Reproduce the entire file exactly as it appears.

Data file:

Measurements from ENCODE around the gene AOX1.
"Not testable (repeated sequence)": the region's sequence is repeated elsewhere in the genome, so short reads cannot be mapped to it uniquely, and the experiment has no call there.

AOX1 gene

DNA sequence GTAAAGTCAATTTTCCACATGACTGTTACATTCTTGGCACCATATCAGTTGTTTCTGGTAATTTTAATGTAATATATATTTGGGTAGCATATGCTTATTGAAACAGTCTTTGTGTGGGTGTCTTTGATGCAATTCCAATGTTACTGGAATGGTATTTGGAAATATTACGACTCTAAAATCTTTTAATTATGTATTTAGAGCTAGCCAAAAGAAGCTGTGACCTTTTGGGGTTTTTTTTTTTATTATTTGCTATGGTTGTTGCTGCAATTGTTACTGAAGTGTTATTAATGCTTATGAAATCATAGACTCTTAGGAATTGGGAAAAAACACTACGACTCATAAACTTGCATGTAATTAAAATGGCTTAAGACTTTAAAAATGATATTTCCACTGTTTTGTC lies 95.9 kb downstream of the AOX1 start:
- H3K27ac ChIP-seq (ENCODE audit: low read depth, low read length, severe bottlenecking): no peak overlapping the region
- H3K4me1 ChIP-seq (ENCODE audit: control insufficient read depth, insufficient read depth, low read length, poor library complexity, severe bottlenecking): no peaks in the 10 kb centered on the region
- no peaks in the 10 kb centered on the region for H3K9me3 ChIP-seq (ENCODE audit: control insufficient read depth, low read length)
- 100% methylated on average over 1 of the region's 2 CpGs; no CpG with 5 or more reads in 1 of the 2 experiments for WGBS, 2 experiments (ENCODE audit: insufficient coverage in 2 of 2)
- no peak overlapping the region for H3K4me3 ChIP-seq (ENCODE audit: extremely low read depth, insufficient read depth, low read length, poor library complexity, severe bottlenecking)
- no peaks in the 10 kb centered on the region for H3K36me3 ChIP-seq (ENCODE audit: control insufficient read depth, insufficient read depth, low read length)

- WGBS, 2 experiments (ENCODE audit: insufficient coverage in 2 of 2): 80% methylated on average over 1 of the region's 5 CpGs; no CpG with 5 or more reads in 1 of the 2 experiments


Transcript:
Measurements from ENCODE around the gene AOX1.
"Not testable (repeated sequence)": the region's sequence is repeated elsewhere in the genome, so short reads cannot be mapped to it uniquely, and the experiment has no call there.

AOX1 gene

DNA sequence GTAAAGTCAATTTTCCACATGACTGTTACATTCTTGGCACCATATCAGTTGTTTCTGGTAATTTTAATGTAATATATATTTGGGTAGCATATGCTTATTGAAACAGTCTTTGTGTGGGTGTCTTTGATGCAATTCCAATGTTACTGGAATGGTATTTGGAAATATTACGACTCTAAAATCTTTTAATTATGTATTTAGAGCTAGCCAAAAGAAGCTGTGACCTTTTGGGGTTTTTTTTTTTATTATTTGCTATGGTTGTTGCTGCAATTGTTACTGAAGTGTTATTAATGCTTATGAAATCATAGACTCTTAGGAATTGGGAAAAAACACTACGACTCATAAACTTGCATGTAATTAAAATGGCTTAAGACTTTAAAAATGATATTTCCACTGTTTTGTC lies 95.9 kb downstream of the AOX1 start:
- H3K27ac ChIP-seq (ENCODE audit: low read depth, low read length, severe bottlenecking): no peak overlapping the region
- H3K4me1 ChIP-seq (ENCODE audit: control insufficient read depth, insufficient read depth, low read length, poor library complexity, severe bottlenecking): no peaks in the 10 kb centered on the region
- no peaks in the 10 kb centered on the region for H3K9me3 ChIP-seq (ENCODE audit: control insufficient read depth, low read length)
- 100% methylated on average over 1 of the region's 2 CpGs; no CpG with 5 or more reads in 1 of the 2 experiments for WGBS, 2 experiments (ENCODE audit: insufficient coverage in 2 of 2)
- no peak overlapping the region for H3K4me3 ChIP-seq (ENCODE audit: extremely low read depth, insufficient read depth, low read length, poor library complexity, severe bottlenecking)
- no peaks in the 10 kb centered on the region for H3K36me3 ChIP-seq (ENCODE audit: control insufficient read depth, insufficient read depth, low read length)

- WGBS, 2 experiments (ENCODE audit: insufficient coverage in 2 of 2): 80% methylated on average over 1 of the region's 5 CpGs; no CpG with 5 or more reads in 1 of the 2 experiments